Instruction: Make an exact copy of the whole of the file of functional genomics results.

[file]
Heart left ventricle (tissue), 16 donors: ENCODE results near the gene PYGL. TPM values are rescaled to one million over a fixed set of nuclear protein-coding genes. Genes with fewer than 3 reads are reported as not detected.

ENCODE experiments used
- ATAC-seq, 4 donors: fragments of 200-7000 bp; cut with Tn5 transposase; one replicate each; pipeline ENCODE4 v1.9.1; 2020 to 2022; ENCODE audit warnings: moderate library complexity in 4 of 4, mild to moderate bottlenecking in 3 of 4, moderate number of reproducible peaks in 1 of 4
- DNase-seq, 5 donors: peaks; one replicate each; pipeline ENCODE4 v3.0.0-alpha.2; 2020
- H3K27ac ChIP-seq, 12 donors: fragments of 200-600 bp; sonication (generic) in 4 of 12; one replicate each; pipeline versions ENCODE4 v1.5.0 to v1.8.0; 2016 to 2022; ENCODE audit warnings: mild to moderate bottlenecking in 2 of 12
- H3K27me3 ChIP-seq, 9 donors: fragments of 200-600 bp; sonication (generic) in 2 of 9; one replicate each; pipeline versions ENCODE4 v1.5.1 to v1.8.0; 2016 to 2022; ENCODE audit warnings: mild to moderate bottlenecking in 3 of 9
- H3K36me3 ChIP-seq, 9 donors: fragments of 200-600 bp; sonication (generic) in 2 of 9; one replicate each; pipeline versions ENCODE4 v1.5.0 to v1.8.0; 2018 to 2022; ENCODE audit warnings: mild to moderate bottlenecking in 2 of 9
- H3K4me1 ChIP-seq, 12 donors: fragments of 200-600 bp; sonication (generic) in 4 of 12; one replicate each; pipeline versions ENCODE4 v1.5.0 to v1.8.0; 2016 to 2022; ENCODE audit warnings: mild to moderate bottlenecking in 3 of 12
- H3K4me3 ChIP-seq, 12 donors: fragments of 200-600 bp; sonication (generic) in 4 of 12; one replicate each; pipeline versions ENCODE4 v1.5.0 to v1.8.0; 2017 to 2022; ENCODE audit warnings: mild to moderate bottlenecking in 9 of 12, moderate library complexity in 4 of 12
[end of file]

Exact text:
Heart left ventricle (tissue), 16 donors: ENCODE results near the gene PYGL. TPM values are rescaled to one million over a fixed set of nuclear protein-coding genes. Genes with fewer than 3 reads are reported as not detected.

ENCODE experiments used
- ATAC-seq, 4 donors: fragments of 200-7000 bp; cut with Tn5 transposase; one replicate each; pipeline ENCODE4 v1.9.1; 2020 to 2022; ENCODE audit warnings: moderate library complexity in 4 of 4, mild to moderate bottlenecking in 3 of 4, moderate number of reproducible peaks in 1 of 4
- DNase-seq, 5 donors: peaks; one replicate each; pipeline ENCODE4 v3.0.0-alpha.2; 2020
- H3K27ac ChIP-seq, 12 donors: fragments of 200-600 bp; sonication (generic) in 4 of 12; one replicate each; pipeline versions ENCODE4 v1.5.0 to v1.8.0; 2016 to 2022; ENCODE audit warnings: mild to moderate bottlenecking in 2 of 12
- H3K27me3 ChIP-seq, 9 donors: fragments of 200-600 bp; sonication (generic) in 2 of 9; one replicate each; pipeline versions ENCODE4 v1.5.1 to v1.8.0; 2016 to 2022; ENCODE audit warnings: mild to moderate bottlenecking in 3 of 9
- H3K36me3 ChIP-seq, 9 donors: fragments of 200-600 bp; sonication (generic) in 2 of 9; one replicate each; pipeline versions ENCODE4 v1.5.0 to v1.8.0; 2018 to 2022; ENCODE audit warnings: mild to moderate bottlenecking in 2 of 9
- H3K4me1 ChIP-seq, 12 donors: fragments of 200-600 bp; sonication (generic) in 4 of 12; one replicate each; pipeline versions ENCODE4 v1.5.0 to v1.8.0; 2016 to 2022; ENCODE audit warnings: mild to moderate bottlenecking in 3 of 12
- H3K4me3 ChIP-seq, 12 donors: fragments of 200-600 bp; sonication (generic) in 4 of 12; one replicate each; pipeline versions ENCODE4 v1.5.0 to v1.8.0; 2017 to 2022; ENCODE audit warnings: mild to moderate bottlenecking in 9 of 12, moderate library complexity in 4 of 12